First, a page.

Among his assignments was to preside over the organization of new stakes of the church. One of the more notable was the Aba Nigeria Stake in 1988, with David W. Eka called as president. This was the first stake in the church staffed entirely by people of African descent.

Maxwell wrote approximately 30 books concerning religion and authored numerous articles on politics and government for local, professional and national publications. He was well known for his extensive vocabulary and elegant style of speaking and writing. His highly alliterative talks have always presented a great challenge to translators. During one LDS general conference, the translators had categorized each of the talks to be given into five levels of difficulty. All of the talks were assigned to levels one to four, except Maxwell's. His talk was alone at level five.[5] Commenting on his speaking and writing styles at Maxwell's funeral, church president Gordon B. Hinckley said,

I know of no other man who spoke in such an interesting and distinct manner. His genius was the product of diligence. He was a perfectionist determined to exact from every phrase and sentence vivid imagery that brought the gospel to life. Each talk was a masterpiece, each book was a work of art. I think we shall not see one like him again.[6]

Maxwell received an Honorary Doctor of Laws degree from the University of Utah; an Honorary Doctor of Letters degree from Westminster College, Salt Lake City; an Honorary Doctor of Laws degree from Brigham Young University (BYU), Provo, Utah; an Honorary Doctor of Humanities degree from Utah State University, Logan, Utah; an Honorary Degree from Ricks College, Rexburg, Idaho; and an Honorary Degree from Salt Lake Community College.

The University of Utah established the Neal A. Maxwell Presidential Endowed Chair in Political Theory, Public Policy and Public Service in the fall of 1998.

Maxwell's business career included serving as a director of several business firms, including Questar Corporation, Questar Pipeline, and Deseret News Publishing Company. He also was active in public service, including service as chairman of the Utah Constitutional Revision Commission.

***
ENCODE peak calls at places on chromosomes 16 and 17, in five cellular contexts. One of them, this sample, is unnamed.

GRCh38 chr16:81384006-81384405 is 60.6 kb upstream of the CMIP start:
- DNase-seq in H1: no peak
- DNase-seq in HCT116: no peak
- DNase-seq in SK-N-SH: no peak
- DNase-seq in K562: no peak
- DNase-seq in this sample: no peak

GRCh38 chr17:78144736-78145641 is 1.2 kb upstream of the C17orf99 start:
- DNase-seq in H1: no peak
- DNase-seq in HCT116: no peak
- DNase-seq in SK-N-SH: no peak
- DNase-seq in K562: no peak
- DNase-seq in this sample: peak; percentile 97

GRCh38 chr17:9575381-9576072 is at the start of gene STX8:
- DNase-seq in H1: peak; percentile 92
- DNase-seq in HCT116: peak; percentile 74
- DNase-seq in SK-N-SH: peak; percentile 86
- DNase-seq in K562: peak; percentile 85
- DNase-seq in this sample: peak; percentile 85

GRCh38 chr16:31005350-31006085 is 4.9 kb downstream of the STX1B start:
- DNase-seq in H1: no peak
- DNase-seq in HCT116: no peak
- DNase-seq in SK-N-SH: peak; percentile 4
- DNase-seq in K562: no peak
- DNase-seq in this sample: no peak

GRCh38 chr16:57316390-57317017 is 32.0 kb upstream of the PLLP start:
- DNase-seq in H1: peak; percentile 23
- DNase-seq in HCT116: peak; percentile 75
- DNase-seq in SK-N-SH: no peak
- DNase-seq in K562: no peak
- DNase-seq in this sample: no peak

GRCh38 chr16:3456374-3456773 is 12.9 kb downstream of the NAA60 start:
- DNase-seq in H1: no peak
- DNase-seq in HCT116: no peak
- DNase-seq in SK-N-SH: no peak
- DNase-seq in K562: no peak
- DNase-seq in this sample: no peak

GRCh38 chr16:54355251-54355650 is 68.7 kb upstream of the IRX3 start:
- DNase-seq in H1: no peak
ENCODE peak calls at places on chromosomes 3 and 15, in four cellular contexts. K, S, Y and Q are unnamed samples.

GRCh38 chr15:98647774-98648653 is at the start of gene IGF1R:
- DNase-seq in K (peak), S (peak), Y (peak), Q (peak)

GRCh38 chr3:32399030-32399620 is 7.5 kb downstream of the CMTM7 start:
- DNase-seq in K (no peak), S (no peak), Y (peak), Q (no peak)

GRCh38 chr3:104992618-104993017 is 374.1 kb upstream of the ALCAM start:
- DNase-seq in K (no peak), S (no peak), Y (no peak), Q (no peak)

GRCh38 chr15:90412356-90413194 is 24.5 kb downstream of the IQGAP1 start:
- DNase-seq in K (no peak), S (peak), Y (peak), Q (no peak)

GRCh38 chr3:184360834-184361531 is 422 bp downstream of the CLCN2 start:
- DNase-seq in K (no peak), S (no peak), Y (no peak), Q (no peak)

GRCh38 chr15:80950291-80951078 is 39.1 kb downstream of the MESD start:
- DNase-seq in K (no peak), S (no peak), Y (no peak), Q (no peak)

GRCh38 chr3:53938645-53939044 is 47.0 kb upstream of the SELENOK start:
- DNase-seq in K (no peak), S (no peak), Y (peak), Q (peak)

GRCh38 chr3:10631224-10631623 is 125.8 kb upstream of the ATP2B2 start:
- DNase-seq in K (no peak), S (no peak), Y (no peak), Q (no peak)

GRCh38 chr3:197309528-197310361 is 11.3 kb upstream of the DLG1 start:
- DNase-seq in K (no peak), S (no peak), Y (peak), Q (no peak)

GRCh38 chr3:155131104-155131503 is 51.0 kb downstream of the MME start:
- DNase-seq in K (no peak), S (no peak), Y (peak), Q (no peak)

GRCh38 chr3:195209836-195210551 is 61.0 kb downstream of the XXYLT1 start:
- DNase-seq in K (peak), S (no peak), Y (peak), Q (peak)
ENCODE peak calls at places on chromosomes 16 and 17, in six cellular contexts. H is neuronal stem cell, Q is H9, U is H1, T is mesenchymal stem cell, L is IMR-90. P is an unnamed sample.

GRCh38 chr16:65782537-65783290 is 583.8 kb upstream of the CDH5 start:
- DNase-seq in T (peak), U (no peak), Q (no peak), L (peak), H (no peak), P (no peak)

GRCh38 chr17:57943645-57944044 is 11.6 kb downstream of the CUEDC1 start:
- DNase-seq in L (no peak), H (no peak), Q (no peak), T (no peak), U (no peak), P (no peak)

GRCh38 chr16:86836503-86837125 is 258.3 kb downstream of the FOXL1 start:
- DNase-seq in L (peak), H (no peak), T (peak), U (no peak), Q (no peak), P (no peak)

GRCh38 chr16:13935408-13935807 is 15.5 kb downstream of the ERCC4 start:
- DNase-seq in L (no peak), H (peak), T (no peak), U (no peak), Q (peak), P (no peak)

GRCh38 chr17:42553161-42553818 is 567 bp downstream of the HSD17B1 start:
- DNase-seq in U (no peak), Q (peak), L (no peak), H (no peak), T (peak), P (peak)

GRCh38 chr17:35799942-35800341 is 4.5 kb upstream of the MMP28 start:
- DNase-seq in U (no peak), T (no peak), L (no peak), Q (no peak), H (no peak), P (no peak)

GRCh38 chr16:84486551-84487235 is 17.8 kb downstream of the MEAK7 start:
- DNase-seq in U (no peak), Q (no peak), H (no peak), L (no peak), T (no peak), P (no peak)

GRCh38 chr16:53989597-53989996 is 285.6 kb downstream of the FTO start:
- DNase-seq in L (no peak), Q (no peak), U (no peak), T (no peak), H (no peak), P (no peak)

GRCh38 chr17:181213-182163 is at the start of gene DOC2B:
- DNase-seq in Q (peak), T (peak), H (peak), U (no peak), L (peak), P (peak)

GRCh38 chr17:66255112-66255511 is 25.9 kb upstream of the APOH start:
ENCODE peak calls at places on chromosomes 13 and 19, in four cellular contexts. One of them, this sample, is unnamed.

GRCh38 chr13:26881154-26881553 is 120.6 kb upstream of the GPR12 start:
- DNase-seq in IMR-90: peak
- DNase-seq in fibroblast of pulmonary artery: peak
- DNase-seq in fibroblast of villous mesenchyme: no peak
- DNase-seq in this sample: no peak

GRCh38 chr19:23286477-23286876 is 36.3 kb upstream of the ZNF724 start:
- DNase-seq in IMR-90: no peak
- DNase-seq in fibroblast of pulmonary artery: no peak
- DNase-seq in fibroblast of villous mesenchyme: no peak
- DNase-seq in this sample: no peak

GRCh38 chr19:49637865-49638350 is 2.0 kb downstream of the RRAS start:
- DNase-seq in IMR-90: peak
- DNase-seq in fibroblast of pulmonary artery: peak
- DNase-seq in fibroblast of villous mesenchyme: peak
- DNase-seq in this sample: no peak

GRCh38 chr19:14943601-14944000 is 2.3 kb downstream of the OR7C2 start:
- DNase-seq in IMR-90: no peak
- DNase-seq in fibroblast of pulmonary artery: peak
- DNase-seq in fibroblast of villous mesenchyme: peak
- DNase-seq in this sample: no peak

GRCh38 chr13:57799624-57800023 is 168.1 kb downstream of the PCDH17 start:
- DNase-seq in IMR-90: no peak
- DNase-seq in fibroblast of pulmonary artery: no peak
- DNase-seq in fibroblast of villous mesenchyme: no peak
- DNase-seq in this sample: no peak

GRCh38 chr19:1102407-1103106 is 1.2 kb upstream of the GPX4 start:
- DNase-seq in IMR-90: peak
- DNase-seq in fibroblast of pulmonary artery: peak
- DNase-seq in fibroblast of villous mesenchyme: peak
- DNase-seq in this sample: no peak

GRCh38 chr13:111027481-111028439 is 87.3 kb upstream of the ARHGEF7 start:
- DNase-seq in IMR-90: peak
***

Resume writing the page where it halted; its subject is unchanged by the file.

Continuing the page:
Maxwell received the Liberty Bell award from the Utah State Bar in 1967 for public service. In 1973, the Institute of Government Service at BYU named him Public Administrator of the Year.


Maxwell died in Salt Lake City, from leukemia.[1] He was originally diagnosed with leukemia in 1996, eight years before his death. An estimated 4,000 people attended the funeral in the Tabernacle or via video in the Salt Lake Assembly Hall or the Joseph Smith Memorial Building.[7] He was buried at Salt Lake City Cemetery. According to Hinckley, Maxwell "accomplished more in these last eight years than most men do in a lifetime."[6] Maxwell was survived by his wife, Colleen, four children, 24 grandchildren, and two great-grandchildren. With the death ten days later of fellow apostle David B. Haight, the vacancies created in the Quorum of the Twelve were filled by Dieter F. Uchtdorf and David A. Bednar.

The BYU Institute for the Study and Preservation of Ancient Religious Texts was renamed the Neal A. Maxwell Institute for Religious Scholarship after Maxwell's death.


  • Maxwell, Neal A. (1967). ... A More Excellent Way: Essays on Leadership for Latter-day Saints. Deseret Book Company. OCLC 885816.
  • (1970). "For the power is in them ..." Mormon Musings. Deseret Book Company. ISBN 0-87747-432-X.
  • (1972). A time to Choose. Deseret Book Company. ISBN 0-87747-482-6.
  • (1973). The Smallest Part. Deseret Book Company. ISBN 0-87747-505-9.